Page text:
The Two Cakes
I have always heard say, that he who gives pleasure finds it: the bell of Manfredonia says, "Give me, I give thee": he who does not bait the hook of the affections with courtesy never catches the fish of kindness; and if you wish to hear the proof of this, listen to my story, and then say whether the covetous man does not always lose more than the liberal one.
There were once two sisters, named Luceta and Troccola, who had two daughters, Marziella and Puccia. Marziella was as fair to look upon as she was good at heart; whilst, on the contrary, Puccia by the same rule had a face of ugliness and a heart of pestilence, but the girl resembled her parent, for Troccola was a harpy within and a very scare-crow without.
Now it happened that Luceta had occasion to boil some parsnips, in order to fry them with green sauce; so she said to her daughter, "Marziella, my dear, go to the well and fetch me a pitcher of water."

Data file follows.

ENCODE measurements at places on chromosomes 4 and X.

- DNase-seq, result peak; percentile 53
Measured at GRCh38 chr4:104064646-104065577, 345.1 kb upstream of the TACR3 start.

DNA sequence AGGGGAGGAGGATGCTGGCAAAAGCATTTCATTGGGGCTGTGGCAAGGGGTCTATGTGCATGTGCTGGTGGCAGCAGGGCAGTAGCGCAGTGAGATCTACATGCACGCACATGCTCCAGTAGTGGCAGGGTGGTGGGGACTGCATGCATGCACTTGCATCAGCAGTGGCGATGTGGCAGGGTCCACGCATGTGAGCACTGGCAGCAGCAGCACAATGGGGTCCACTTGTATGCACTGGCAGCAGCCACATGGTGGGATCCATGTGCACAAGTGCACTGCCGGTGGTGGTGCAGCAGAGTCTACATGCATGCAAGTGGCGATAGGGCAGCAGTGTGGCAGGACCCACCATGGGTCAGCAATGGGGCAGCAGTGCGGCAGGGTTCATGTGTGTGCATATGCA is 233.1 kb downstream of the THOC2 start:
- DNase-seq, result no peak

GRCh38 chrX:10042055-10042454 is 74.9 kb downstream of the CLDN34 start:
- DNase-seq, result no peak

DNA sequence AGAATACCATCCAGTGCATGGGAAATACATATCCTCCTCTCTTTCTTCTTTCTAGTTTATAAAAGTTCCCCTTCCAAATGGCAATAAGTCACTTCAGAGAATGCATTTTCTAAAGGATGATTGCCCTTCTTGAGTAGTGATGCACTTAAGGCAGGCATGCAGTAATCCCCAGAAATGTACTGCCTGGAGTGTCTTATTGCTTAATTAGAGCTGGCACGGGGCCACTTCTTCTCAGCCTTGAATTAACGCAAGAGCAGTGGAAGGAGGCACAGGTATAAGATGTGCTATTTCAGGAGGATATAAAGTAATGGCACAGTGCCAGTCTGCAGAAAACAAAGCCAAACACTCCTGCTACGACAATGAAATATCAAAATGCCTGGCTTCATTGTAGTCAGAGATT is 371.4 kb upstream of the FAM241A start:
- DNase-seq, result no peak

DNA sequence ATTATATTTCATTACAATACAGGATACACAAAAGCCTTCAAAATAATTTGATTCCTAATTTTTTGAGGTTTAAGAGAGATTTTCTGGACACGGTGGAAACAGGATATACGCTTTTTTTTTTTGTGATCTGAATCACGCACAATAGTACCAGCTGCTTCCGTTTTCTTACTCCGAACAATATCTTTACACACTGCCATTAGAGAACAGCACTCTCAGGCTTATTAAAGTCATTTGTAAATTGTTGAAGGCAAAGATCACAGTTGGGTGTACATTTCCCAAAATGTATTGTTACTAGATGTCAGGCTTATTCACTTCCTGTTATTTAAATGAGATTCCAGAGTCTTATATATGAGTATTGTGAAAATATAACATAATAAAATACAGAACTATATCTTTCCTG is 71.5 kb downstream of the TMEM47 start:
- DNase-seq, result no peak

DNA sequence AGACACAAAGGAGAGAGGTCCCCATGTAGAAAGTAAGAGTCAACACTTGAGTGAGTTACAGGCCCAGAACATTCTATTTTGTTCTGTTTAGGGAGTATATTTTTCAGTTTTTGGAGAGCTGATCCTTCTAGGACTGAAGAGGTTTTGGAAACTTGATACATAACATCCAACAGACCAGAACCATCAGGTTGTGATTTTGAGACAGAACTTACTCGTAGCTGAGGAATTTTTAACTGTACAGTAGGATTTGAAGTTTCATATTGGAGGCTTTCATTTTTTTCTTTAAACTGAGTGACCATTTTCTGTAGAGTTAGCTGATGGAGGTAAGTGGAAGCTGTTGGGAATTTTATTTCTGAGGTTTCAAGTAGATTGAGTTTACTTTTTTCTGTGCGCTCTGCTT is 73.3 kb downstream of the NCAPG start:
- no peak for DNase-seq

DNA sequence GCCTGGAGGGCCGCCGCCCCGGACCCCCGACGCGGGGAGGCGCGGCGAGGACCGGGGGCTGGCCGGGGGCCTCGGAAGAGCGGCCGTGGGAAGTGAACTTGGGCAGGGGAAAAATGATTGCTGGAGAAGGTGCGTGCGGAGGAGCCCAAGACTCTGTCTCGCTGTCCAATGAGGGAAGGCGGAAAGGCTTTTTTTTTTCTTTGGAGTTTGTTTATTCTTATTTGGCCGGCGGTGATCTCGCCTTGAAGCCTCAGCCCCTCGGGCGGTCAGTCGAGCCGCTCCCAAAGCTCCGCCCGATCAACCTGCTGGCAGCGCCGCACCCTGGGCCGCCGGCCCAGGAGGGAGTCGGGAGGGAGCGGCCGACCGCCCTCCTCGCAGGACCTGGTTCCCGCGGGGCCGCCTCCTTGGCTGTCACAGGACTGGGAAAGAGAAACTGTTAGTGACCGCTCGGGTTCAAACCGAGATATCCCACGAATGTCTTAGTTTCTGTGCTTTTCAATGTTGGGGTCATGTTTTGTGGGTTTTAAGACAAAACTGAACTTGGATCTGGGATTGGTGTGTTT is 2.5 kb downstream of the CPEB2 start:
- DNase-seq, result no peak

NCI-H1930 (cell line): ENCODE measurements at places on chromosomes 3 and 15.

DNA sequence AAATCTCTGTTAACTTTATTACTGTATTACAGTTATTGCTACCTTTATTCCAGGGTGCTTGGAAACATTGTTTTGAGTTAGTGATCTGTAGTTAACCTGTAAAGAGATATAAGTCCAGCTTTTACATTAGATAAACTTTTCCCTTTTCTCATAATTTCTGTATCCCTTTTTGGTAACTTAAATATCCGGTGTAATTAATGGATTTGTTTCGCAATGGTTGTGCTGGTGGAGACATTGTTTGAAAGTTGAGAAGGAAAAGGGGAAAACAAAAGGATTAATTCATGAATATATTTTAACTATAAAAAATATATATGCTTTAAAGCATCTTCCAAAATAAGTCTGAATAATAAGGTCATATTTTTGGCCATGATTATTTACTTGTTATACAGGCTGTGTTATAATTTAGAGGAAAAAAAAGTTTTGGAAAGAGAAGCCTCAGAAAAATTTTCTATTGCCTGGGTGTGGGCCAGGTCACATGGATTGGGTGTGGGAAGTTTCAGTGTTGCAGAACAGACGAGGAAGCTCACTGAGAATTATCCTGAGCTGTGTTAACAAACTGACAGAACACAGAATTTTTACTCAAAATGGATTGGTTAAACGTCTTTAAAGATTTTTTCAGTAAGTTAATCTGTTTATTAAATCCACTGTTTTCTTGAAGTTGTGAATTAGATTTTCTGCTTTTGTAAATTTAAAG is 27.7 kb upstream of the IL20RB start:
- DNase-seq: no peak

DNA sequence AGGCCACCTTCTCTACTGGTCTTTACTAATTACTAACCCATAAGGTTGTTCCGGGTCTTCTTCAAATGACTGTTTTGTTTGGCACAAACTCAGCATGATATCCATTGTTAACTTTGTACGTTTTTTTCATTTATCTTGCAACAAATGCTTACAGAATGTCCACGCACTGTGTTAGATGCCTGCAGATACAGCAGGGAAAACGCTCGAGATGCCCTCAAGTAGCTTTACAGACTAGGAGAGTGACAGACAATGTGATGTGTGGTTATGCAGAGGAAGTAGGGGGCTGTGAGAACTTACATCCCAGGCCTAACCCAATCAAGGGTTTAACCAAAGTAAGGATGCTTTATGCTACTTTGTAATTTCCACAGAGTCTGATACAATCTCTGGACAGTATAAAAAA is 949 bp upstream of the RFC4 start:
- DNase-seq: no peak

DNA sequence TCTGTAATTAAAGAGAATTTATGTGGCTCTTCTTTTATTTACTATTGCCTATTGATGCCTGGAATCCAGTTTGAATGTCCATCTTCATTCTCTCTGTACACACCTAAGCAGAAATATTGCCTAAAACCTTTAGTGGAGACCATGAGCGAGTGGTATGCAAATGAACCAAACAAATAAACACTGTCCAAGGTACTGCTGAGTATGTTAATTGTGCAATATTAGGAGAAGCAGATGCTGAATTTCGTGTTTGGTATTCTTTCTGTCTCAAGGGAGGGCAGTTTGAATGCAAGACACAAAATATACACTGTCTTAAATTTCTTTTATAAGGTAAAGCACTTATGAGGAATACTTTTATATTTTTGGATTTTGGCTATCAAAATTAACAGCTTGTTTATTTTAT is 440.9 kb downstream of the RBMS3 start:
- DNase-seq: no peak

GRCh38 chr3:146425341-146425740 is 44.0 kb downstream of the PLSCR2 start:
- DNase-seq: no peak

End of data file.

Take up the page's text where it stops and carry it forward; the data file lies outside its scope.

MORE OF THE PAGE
"With all my heart, mother," replied the girl, "but if you love me give me a cake, for I should like to eat it with a draught of the fresh water."
"By all means," said the mother; so she took from a basket that hung upon a hook a beautiful cake (for she had baked a batch the day before), and gave it to Marziella, who set the pitcher on a pad upon her head, and went to the fountain, which like a charlatan upon a marble bench, to the music of the falling water, was selling secrets to drive away thirst. And as she was stooping down to fill her pitcher, up came a hump-backed old woman, and seeing the beautiful cake, which Marziella was just going to bite, she said to her, "My pretty girl, give me a little piece of your cake, and may Heaven send you good fortune!"
Marziella, who was as generous as a queen, replied, "Take it all, my good woman, and I am only sorry that it is not made of sugar and almonds, for I would equally give it you with all my heart."
The old woman, seeing Marziella's kindness, said to her, "Go, and may Heaven reward you for the goodness you have shown me!